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Thursday, September 11, 2003
 

Ted Wong at Ramifications stumbles a bit trying to understand Hack the Spew. He accuses those who point out how little we know about any of the complex systems involved in our biosphere of using rhetorical tricks. I think that was aimed at me at least in part. But, it's not rhetoric and it's not a trick, we just don't know very much. Ted may not be aware of this though since he says "which most general readers don't understand in its [climate change] full complexity." Apparently he is under the impression that someone does understand climate change in its full complexity. If so then they have done a remarkably good job of keeping it a secret from everyone but Ted. I think we'd all like a chance to talk to this person.

Ted discloses some of his secret information and claims that:

we do know what's happening to the earth's climate. After decades of research there is overwhelming scientific consensus (a) that the world is growing warmer, (b) that the accelerating conversion of fossil fuels into carbon dioxide is a major cause, and (c) that enormous changes in the earth's energy balance, hydrologic cycles, climate, and ecosystem function must result.

I think that every part of this is false.

  • We do not know what's happening to the earth's climate. We have some theories based on sparse data but don't know much at all.
  • We do not know that the accelerating conversion of fossil fuels into carbon dioxide is a major cause. We suspect that increases in GHGs are the result of human activity, there's strong correlation, but we don't know which activities are to blame or to what extent.
  • We do not know that enormous changes in the earth's energy balance, hydrologic cycles, climate, and ecosystem function must result. We know so little about any of these systems that it's humbling.

    Ted's inflated opinion of human knowledge (or secret information) also leads him to believe that "carbon dioxide enrichment ... [is] a countervailing factor that has been part of the climate-change calculations since the very beginning." Unfortunately, it's a very immature field of study still. Several times a year new research is published with surprising new discoveries, not all of it in agreement. Usually this indicates lack of understanding of fundamental processes. We can't know the future but it seems more sensible to assume that this will continue than that we have already mastered the subject.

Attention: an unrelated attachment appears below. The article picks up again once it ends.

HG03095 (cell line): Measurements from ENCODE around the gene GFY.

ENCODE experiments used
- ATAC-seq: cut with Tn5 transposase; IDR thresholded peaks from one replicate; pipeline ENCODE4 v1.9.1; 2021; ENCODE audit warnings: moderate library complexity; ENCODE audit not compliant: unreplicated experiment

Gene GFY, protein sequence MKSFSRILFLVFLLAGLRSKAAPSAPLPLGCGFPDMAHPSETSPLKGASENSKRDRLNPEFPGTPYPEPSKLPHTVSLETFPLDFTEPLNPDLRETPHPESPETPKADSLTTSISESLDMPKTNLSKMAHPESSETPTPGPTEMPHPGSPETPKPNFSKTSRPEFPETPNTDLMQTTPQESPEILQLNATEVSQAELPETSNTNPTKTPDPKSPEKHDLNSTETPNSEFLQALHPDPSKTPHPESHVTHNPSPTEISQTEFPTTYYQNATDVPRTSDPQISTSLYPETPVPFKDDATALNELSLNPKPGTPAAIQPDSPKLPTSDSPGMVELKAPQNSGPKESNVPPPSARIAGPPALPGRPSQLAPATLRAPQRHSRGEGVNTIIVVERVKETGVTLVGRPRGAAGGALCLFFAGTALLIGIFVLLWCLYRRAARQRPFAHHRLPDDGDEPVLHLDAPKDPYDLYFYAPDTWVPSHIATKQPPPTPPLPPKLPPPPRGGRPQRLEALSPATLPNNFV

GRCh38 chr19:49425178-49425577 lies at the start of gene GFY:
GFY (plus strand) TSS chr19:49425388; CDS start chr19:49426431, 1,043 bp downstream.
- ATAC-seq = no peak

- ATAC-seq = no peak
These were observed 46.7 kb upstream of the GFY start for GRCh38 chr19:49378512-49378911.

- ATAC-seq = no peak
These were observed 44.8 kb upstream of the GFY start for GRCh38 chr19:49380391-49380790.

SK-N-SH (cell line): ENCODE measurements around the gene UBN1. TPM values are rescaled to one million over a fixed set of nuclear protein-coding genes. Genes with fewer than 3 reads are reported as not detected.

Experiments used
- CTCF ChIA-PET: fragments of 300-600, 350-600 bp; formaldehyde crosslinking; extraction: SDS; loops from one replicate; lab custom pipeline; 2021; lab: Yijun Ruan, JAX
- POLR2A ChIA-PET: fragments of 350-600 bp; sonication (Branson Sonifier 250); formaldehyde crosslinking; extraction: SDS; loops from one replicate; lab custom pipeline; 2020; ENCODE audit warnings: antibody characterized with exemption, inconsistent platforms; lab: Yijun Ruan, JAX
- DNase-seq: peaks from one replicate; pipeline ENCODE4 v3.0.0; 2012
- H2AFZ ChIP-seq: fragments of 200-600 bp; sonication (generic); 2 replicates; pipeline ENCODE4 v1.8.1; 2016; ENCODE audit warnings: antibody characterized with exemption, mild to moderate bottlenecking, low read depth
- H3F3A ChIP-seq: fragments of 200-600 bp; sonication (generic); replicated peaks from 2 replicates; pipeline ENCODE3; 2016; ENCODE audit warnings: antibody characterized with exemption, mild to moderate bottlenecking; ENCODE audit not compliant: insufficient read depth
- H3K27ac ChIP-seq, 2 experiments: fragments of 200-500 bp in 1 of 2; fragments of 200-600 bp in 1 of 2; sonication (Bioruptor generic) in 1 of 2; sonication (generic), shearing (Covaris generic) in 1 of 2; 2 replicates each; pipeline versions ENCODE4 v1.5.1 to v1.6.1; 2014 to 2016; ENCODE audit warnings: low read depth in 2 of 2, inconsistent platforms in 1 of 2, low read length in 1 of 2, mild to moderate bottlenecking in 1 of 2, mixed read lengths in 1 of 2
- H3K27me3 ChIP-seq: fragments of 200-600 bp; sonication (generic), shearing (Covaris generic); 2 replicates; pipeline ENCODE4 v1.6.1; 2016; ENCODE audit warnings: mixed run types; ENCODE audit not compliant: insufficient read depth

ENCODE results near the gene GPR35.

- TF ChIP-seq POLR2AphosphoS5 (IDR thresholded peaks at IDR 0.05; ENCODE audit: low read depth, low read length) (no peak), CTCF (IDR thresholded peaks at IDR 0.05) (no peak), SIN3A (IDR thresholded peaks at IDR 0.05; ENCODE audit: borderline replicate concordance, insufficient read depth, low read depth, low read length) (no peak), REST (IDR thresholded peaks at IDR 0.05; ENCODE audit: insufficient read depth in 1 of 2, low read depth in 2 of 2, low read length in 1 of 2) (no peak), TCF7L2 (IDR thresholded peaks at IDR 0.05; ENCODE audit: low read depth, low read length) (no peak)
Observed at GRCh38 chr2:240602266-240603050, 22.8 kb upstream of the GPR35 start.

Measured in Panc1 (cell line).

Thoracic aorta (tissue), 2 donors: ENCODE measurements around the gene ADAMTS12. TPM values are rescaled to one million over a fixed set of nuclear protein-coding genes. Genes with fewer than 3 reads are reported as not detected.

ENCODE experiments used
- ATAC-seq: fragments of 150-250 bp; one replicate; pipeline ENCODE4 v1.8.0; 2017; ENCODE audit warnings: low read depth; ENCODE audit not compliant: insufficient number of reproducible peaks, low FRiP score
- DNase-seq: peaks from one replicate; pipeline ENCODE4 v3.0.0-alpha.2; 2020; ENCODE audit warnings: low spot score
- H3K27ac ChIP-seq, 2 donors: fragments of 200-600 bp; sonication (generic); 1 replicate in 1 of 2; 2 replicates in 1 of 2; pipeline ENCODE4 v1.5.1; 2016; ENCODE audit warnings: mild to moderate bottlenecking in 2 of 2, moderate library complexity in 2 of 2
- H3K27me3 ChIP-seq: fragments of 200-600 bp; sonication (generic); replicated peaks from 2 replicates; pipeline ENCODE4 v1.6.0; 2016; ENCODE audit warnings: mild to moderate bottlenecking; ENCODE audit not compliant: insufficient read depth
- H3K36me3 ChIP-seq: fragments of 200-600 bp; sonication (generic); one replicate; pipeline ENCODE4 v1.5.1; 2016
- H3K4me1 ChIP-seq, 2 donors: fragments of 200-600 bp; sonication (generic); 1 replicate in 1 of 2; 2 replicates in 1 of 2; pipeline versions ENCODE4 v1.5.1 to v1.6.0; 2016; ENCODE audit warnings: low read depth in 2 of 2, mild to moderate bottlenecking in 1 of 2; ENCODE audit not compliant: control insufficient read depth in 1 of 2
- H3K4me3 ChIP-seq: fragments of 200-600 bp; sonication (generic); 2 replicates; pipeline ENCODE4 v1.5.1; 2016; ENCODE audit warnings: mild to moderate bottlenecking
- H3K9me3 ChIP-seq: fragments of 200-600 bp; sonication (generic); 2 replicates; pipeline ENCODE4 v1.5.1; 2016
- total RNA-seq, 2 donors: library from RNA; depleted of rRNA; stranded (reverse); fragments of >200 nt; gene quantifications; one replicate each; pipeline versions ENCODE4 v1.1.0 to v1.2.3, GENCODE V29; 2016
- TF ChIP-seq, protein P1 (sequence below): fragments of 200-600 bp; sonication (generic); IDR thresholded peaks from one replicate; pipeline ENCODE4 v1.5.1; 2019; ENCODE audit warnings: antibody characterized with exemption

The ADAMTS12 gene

Perhaps Ted's confusion is encapsulated in this remark:

    but he [back40] doesn't acknowledge that the complexity he invokes has been grappled with by thousands of scientists spending many millions of federal-grant dollars and has been built into the existing scientific consenses.

    Actually, I did note the volume of information and the army of grapplers...

    Though it would take a library of books to document what we know and an army of scholars to comprehend it all the most important fact of them all is that we only have the vaguest glimmerings of the entities and their relationships in this complex planetary system of complex systems.

    ...but have a more realistic and intellectually honest evaluation of the state of the art. It is very low. This isn't a criticism of the researchers. It's early days and we will know more in future.

    The significance of this is for policy. When we know very little and have very little confidence in our projections it is bad policy, bad governance, to set ambitious goals with high costs. It's what some call the 'home-run mentality', overreach inspired by wishful thinking. Governance is better when we stick to the knitting, when we have high hopes for good works but take frequent but smaller and surer steps.

    In the original post I said this and still think it's sound.

    It's silly to think that we know what the result of global acts will be. But that is not license to do as we wish with no thought for consequences. Spewing various smokes and stinks into the air is never something we should do when avoidable. Plowing up the land, spewing into rivers and setting off nuclear explosions should also be avoided. They are destructive acts done in bad taste. They fail aesthetic, ethical and biological constraint tests in ways we can immediately perceive whether they perturb major systems such as climate or not. We can't stop spewing wastes or digging the land, not yet, but we shouldn't do such things more than necessary to live and we should seek methods to reduce spew.

    Update: Ted's Excellent Friend

    Ted has added a few quibbles and snarks at Ramifications and revealed that his secret friend is a model.

    posted by back40 | 9/11/2003 11:15:00 PM

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